As Lady Caroline, Hutt-Chamberlin is certainly believable, though she plays her character with perhaps excessive bitterness, making it hard for the audience to warm up to her, even after her startling admission in the second act.
A word on accents: They are not universally mastered. Cory Schonauer, as the castle’s landlord, Antony Wilding, struggles particularly in this regard, but with Wright as an obvious exception, much of the cast is guilty of betraying their American-ness at some point. (It’s something about the vowels, and perhaps the letter t, which Americans tend not to enunciate. Both are evident when pronouncing things like “hot water” and “not at all.”)
If the play’s vague premise seems to contain a whispered promise of the extraordinary, then the first act largely maintains hope of this. The four women are excellent foils to one another, and the disconnect between them is not only comical but feels like a statement about femininity and modernity and what those things mean in the context of post-war Britain. (I’ve said nothing of the Great War, and the four central characters hardly reference it either, except when speaking obliquely of widows and of living with tragedy. “How are we to go one when so much has been lost?” asks Lotty.)
Women such as Lady Caroline—single ladies who go out dancing, smoke long cigarettes, and drink cognac at 11 in the morning—are admiringly referred to by Lotty as “moderns.” The elderly, entitled Mrs. Graves, on the other hand, is a product of Britain’s imperial century, and a living reminder of the country’s past.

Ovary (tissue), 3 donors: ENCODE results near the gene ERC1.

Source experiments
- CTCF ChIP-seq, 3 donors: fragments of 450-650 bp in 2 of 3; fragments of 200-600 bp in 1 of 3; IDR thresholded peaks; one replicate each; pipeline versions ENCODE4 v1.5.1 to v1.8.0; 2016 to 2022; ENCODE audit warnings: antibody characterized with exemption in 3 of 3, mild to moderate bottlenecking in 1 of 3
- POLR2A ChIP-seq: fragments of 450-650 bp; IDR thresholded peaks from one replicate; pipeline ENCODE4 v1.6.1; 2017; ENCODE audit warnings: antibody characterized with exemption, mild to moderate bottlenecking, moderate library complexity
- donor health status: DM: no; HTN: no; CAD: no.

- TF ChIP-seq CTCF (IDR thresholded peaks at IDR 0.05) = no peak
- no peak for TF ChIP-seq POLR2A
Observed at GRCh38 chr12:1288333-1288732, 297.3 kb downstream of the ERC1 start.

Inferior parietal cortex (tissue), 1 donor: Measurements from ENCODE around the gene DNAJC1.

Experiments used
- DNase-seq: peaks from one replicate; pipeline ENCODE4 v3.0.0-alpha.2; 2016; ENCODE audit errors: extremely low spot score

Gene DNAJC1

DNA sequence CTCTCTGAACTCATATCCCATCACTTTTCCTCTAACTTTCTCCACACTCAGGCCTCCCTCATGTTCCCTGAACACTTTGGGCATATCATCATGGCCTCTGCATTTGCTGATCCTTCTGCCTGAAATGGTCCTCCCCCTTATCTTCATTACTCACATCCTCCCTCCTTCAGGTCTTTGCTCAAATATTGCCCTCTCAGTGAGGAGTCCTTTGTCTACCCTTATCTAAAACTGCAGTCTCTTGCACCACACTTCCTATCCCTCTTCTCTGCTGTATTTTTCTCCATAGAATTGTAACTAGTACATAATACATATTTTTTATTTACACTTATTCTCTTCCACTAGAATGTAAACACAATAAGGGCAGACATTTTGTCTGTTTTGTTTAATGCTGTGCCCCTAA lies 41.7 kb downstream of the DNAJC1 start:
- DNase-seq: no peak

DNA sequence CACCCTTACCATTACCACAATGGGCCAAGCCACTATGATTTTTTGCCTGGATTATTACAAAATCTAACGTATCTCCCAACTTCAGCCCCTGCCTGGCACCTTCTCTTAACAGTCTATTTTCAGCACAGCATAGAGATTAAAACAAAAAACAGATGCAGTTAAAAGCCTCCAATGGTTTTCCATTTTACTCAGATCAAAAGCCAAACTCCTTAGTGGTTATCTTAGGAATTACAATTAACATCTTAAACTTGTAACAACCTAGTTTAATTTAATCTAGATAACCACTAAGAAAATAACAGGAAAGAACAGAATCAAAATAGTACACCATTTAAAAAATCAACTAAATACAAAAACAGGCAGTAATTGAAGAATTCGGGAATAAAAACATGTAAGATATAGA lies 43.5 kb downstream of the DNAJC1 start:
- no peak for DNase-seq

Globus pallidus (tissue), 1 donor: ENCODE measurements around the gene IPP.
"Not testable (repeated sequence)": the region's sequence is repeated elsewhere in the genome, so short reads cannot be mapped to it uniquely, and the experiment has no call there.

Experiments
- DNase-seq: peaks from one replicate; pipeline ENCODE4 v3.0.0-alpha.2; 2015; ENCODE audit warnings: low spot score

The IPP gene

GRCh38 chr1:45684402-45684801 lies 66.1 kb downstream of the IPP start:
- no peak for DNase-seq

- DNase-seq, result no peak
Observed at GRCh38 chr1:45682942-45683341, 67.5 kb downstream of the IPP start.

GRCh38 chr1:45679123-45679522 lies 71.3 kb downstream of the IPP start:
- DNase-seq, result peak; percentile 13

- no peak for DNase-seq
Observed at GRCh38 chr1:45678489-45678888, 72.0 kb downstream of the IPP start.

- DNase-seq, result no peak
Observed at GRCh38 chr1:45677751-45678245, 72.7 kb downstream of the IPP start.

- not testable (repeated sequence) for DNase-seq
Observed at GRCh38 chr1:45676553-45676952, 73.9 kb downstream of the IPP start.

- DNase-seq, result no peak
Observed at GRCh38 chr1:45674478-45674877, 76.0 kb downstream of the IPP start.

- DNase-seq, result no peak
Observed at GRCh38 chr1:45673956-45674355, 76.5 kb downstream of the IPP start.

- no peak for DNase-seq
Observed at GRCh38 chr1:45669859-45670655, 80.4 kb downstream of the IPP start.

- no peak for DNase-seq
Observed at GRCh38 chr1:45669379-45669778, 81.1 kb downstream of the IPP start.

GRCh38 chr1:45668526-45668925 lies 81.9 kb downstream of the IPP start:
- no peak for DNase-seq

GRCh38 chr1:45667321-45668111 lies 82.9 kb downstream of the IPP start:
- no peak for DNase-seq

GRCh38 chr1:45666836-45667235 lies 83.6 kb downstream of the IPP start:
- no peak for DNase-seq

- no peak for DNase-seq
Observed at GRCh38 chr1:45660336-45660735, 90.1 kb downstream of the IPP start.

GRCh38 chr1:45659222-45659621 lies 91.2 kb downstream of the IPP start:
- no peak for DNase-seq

In one deftly choreographed scene, both Lotty and Rose inform their husbands of their plans (Bob Peterson plays Rose’s husband, the duplicitous Mr. Arnott) and their rapidly escalating arguments happen simultaneously onstage, in a mashup of frustration and misunderstanding. Then it’s off to sunny Italy!
Enchanted April has definite proto-feminist leanings (“Husbands! Bah!”), but still feels dated in its overly simple resolution to the problems that would plague modern women for at least another hundred years. For this reason, the second act doesn’t match the power of the first: while Act I diagnoses existential problems with wit and accuracy, Act II tries to suggest such problems would evaporate if everyone just took a little jaunt to Southern Europe, let down their hair, and started peppering their speech with Italian expressions. There are a few surprise guests, the hint of an affair, and several linguistic and cultural misunderstandings with the housekeeper, Constanza (Jean Miller, whose surprisingly good Italian pronunciation should make up for her occasionally awkward timing).
Where the first act had some realism to it, the second is content to be charming and briefly farcical. Lotty even delivers a closing monologue about What It All Means, just in case you had been thinking of forming your own interpretation. But perhaps I am expecting too much from this play. After all, Enchanted April is nonetheless an enjoyable evening at the theater, delivering plenty of gratifying one-liners and lots of laughs on opening night. The trick is not to think about it too hard.
Arts Editor Anna Weltner says, “‘Ello, guvnuh!” Contact her at firstname.lastname@example.org.